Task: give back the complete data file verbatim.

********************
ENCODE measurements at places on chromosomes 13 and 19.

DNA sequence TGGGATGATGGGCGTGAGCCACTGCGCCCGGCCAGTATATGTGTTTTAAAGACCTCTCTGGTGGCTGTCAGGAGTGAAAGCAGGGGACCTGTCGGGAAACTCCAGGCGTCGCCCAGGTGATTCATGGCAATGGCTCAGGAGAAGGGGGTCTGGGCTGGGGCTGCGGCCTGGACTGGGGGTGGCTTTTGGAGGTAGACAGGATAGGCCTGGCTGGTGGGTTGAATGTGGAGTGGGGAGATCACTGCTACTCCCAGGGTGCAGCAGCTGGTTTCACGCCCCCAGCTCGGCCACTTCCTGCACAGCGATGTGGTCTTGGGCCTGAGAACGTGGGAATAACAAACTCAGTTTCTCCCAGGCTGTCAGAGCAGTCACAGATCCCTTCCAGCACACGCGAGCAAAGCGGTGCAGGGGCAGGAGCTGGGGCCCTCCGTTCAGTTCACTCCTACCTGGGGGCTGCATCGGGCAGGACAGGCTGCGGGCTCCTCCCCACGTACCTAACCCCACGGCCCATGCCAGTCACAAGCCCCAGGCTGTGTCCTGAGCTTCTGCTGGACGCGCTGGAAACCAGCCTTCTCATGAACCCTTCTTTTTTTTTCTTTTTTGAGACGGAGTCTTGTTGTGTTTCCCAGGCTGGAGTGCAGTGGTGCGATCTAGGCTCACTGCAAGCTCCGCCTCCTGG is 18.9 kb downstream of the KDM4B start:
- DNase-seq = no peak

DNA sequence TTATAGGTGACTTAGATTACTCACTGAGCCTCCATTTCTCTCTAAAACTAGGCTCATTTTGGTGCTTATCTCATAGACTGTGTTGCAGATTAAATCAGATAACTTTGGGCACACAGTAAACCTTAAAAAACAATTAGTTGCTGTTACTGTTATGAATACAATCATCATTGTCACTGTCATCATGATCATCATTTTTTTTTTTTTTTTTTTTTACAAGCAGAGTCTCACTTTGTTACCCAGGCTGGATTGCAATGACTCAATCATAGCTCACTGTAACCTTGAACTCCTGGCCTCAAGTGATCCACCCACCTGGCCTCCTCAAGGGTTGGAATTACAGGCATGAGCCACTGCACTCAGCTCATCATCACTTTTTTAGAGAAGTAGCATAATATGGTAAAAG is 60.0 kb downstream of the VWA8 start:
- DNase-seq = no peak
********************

ENCODE measurements at places on chromosomes 13 and 19.

DNA sequence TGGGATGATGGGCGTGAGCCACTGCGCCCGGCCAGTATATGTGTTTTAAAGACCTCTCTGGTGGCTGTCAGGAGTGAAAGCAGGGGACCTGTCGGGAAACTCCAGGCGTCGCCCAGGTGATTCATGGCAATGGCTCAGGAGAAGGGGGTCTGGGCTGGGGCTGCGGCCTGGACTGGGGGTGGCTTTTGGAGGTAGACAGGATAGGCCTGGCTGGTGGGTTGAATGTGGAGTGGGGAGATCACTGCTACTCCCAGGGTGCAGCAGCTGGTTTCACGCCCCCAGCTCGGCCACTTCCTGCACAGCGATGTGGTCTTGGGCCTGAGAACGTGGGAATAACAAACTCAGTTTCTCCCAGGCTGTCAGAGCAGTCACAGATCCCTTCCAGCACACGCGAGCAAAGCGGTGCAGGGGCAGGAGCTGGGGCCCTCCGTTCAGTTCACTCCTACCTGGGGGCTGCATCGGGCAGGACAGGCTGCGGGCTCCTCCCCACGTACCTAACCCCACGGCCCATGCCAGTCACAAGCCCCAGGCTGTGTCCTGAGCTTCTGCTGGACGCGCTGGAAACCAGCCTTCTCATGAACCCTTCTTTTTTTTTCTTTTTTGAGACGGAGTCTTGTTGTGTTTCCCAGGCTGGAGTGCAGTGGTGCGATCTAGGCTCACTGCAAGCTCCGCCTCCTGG is 18.9 kb downstream of the KDM4B start:
- DNase-seq = no peak

DNA sequence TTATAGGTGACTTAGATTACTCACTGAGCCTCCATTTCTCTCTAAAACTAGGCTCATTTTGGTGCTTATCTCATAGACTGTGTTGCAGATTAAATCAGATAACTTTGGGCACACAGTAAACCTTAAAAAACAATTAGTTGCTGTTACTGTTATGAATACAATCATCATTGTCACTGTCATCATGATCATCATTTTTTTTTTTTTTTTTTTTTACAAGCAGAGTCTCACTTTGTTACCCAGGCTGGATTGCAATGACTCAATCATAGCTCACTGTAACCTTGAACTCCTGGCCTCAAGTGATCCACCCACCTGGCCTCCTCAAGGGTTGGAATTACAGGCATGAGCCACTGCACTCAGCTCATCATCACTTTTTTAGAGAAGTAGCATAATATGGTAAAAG is 60.0 kb downstream of the VWA8 start:
- DNase-seq = no peak